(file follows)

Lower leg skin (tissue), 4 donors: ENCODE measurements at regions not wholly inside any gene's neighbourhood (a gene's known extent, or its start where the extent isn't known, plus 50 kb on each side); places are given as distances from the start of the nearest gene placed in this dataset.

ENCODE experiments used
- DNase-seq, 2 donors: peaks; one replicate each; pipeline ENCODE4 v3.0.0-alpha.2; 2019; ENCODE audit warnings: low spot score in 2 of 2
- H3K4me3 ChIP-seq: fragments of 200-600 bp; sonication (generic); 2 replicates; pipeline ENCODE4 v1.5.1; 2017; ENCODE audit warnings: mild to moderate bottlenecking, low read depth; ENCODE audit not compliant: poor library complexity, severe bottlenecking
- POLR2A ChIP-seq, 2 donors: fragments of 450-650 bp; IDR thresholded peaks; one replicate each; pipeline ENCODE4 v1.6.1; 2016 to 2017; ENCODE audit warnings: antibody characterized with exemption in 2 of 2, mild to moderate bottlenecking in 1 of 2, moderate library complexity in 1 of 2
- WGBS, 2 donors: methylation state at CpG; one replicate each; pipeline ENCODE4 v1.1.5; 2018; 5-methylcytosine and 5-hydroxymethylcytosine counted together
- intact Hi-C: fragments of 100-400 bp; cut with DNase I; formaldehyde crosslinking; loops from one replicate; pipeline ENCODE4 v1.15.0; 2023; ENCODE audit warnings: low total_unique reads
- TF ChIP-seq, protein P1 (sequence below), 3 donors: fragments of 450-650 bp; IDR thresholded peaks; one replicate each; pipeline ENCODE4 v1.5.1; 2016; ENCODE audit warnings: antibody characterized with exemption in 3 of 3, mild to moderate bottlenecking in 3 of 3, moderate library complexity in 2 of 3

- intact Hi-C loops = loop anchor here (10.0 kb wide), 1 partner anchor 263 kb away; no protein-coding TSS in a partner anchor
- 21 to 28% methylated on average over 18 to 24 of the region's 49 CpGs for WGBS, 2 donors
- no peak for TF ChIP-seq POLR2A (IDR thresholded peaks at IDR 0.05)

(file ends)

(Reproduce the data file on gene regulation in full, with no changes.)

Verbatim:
Lower leg skin (tissue), 4 donors: ENCODE measurements at regions not wholly inside any gene's neighbourhood (a gene's known extent, or its start where the extent isn't known, plus 50 kb on each side); places are given as distances from the start of the nearest gene placed in this dataset.

ENCODE experiments used
- DNase-seq, 2 donors: peaks; one replicate each; pipeline ENCODE4 v3.0.0-alpha.2; 2019; ENCODE audit warnings: low spot score in 2 of 2
- H3K4me3 ChIP-seq: fragments of 200-600 bp; sonication (generic); 2 replicates; pipeline ENCODE4 v1.5.1; 2017; ENCODE audit warnings: mild to moderate bottlenecking, low read depth; ENCODE audit not compliant: poor library complexity, severe bottlenecking
- POLR2A ChIP-seq, 2 donors: fragments of 450-650 bp; IDR thresholded peaks; one replicate each; pipeline ENCODE4 v1.6.1; 2016 to 2017; ENCODE audit warnings: antibody characterized with exemption in 2 of 2, mild to moderate bottlenecking in 1 of 2, moderate library complexity in 1 of 2
- WGBS, 2 donors: methylation state at CpG; one replicate each; pipeline ENCODE4 v1.1.5; 2018; 5-methylcytosine and 5-hydroxymethylcytosine counted together
- intact Hi-C: fragments of 100-400 bp; cut with DNase I; formaldehyde crosslinking; loops from one replicate; pipeline ENCODE4 v1.15.0; 2023; ENCODE audit warnings: low total_unique reads
- TF ChIP-seq, protein P1 (sequence below), 3 donors: fragments of 450-650 bp; IDR thresholded peaks; one replicate each; pipeline ENCODE4 v1.5.1; 2016; ENCODE audit warnings: antibody characterized with exemption in 3 of 3, mild to moderate bottlenecking in 3 of 3, moderate library complexity in 2 of 3

- intact Hi-C loops = loop anchor here (10.0 kb wide), 1 partner anchor 263 kb away; no protein-coding TSS in a partner anchor
- 21 to 28% methylated on average over 18 to 24 of the region's 49 CpGs for WGBS, 2 donors
- no peak for TF ChIP-seq POLR2A (IDR thresholded peaks at IDR 0.05)